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What are trans-fatty acids?

William B. Salt II., MD
Gastroenterology
Trans-fatty acids (trans fats) are a harmful type of manufactured fat produced from unsaturated vegetable oils through a process called hydrogenation. Trans-fatty acids lead to higher elevations of blood fats and to more blood vessel and heart disease than saturated fats. Pay careful attention to foods like crackers, baked goods, margarine and other prepared foods with the words "hydrogenated" or "partially hydrogenated" listed in the ingredients. Many fast foods -- like doughnuts and French fries -- contain high levels of trans-fatty acids.
Irritable Bowel Syndrome & the Mind-Body Brain-Gut Connection: 8 Steps for Living a Healthy Life with a Functiona (The Mind-Body Connection Series)

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Irritable Bowel Syndrome & the Mind-Body Brain-Gut Connection: 8 Steps for Living a Healthy Life with a Functiona (The Mind-Body Connection Series)

One in five people suffer from irritable bowel syndrome, colitis, or other functional bowel disorders. As a result, irritable bowel syndrome is the second leading cause of worker absenteeism. This...
Dariush Mozaffarian, MD
Internal Medicine
Trans fatty acids are unhealthy processed fats found in partially hydrogenated vegetable oils and shortening. Partially hydrogenated oils are monounsaturated and polyunsaturated vegetable oils that have been chemically altered to be made more solid or semi-solid at room temperature.
Ozgen Dogan
Cardiology (Cardiovascular Disease)
Trans-fatty acids are created by adding hydrogen to vegetable oil through a process called hydrogenation. They inflict a double whammy by lowering your good high-density lipoprotein (HDL) cholesterol while raising your bad low-density lipoprotein (LDL) cholesterol. Trans-fats are found in commercial baked goods and fried foods like doughnuts and french fries. Read packaging labels carefully, and stay away from foods with these killer fats. They have been banned in New York City restaurants.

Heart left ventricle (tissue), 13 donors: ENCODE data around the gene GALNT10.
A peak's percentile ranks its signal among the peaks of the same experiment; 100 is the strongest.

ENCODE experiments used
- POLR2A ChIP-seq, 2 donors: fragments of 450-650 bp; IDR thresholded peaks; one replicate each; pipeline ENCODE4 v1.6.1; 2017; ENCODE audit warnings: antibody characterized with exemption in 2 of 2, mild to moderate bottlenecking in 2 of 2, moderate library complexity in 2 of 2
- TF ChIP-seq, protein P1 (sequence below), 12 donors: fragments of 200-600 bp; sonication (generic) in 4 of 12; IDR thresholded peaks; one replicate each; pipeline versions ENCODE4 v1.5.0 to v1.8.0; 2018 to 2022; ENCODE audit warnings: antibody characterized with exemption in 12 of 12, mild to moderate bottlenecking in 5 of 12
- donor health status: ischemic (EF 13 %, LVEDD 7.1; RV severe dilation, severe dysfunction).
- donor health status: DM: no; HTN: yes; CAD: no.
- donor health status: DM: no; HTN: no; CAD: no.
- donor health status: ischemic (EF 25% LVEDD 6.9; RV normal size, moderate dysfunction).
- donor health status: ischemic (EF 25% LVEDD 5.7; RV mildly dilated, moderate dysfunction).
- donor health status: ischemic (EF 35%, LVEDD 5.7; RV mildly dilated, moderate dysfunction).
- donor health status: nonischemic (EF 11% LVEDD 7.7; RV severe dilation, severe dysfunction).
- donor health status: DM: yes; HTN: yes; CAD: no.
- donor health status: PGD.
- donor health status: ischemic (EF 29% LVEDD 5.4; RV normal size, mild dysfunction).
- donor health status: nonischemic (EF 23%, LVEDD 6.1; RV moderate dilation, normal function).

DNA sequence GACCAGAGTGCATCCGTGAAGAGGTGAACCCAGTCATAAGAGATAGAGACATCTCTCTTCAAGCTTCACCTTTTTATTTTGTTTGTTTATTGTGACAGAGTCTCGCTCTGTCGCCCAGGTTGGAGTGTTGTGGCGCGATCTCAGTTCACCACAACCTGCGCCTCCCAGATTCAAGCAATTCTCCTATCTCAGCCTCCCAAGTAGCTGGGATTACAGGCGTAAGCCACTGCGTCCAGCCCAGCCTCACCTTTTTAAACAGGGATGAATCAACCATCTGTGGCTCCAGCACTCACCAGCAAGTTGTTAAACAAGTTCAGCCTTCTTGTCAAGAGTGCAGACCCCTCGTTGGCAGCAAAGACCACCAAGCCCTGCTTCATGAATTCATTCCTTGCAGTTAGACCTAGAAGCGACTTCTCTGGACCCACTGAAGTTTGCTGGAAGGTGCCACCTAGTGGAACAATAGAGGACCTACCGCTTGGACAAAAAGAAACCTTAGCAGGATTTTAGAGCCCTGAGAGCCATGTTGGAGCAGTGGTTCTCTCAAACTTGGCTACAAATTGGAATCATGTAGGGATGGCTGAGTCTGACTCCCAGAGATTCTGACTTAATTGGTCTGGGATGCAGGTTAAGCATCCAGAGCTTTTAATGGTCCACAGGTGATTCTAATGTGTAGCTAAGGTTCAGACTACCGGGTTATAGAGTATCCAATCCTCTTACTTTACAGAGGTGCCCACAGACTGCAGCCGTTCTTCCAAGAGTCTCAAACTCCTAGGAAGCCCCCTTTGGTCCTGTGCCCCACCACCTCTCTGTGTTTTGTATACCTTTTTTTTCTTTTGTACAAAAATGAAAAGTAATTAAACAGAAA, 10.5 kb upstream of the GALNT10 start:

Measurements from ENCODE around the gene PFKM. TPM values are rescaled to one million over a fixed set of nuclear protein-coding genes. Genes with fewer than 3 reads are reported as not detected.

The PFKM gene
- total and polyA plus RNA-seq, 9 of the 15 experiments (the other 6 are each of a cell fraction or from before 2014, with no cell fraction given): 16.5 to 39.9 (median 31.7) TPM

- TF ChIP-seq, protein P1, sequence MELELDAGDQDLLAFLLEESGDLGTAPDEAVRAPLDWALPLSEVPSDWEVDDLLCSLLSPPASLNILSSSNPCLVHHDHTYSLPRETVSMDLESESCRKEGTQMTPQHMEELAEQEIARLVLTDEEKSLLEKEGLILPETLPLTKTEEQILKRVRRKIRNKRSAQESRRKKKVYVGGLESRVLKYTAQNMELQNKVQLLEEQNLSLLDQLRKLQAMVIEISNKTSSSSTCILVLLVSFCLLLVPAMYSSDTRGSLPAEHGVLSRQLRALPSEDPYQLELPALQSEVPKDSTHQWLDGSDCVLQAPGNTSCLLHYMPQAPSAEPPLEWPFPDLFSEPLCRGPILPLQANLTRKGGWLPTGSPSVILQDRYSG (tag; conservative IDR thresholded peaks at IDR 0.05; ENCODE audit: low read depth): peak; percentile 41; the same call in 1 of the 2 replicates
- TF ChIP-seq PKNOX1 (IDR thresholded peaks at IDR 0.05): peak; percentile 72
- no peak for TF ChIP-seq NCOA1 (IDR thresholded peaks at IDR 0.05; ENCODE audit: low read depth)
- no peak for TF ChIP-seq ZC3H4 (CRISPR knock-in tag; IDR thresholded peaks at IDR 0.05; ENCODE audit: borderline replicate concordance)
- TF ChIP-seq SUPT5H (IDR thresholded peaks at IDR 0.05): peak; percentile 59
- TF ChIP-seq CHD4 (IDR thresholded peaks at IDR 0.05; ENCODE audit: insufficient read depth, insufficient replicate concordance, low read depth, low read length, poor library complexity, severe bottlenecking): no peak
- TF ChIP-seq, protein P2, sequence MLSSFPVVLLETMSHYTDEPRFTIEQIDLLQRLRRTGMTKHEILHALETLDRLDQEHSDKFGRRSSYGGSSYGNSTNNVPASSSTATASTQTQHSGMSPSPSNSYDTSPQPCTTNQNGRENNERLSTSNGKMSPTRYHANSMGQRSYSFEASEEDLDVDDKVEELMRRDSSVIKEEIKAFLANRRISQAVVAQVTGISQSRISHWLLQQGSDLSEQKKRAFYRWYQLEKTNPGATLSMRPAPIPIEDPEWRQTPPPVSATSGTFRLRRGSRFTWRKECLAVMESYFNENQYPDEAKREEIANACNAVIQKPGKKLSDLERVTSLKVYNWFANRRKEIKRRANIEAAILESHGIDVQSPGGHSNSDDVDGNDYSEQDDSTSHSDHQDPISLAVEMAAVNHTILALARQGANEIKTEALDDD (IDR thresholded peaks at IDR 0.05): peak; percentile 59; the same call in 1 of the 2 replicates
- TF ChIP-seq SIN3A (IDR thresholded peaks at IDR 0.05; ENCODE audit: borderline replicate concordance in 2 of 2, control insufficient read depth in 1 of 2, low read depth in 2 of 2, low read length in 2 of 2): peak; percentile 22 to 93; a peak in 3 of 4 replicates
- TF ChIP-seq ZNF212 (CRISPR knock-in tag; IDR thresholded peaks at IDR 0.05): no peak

Dr. Mehmet Oz, MD
Cardiology (Cardiovascular Disease)
Trans fatty acids are a type of fat formed when food manufacturers convert vegetable oil into a semi-solid substance through a process called hydrogenation. The result is a product known as partially hydrogenated oil. Some fried foods, packaged snacks (such as cakes, cookies and crackers) and other processed foods contain high levels of trans fatty acids.

Food processors cook with partially hydrogenated oils because the oils prolong shelf life and have other desirable qualities. Unfortunately, partially hydrogenated oils have some very undesirable qualities when it comes to your body. They raise levels of LDL (bad) cholesterol and reduce HDL (the good kind). That means that consuming trans fatty acids can increase your risk for heart disease.

The good news: Many restaurants and food processors have stopped using partially hydrogenated oils. You can reduce your intake of trans fatty acids by reading nutrition labels and choosing foods that contain the lowest levels -- or none at all. Eating fresh fruit instead of packaged snacks is a good idea, too.

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Important: This content reflects information from various individuals and organizations and may offer alternative or opposing points of view. It should not be used for medical advice, diagnosis or treatment. As always, you should consult with your healthcare provider about your specific health needs.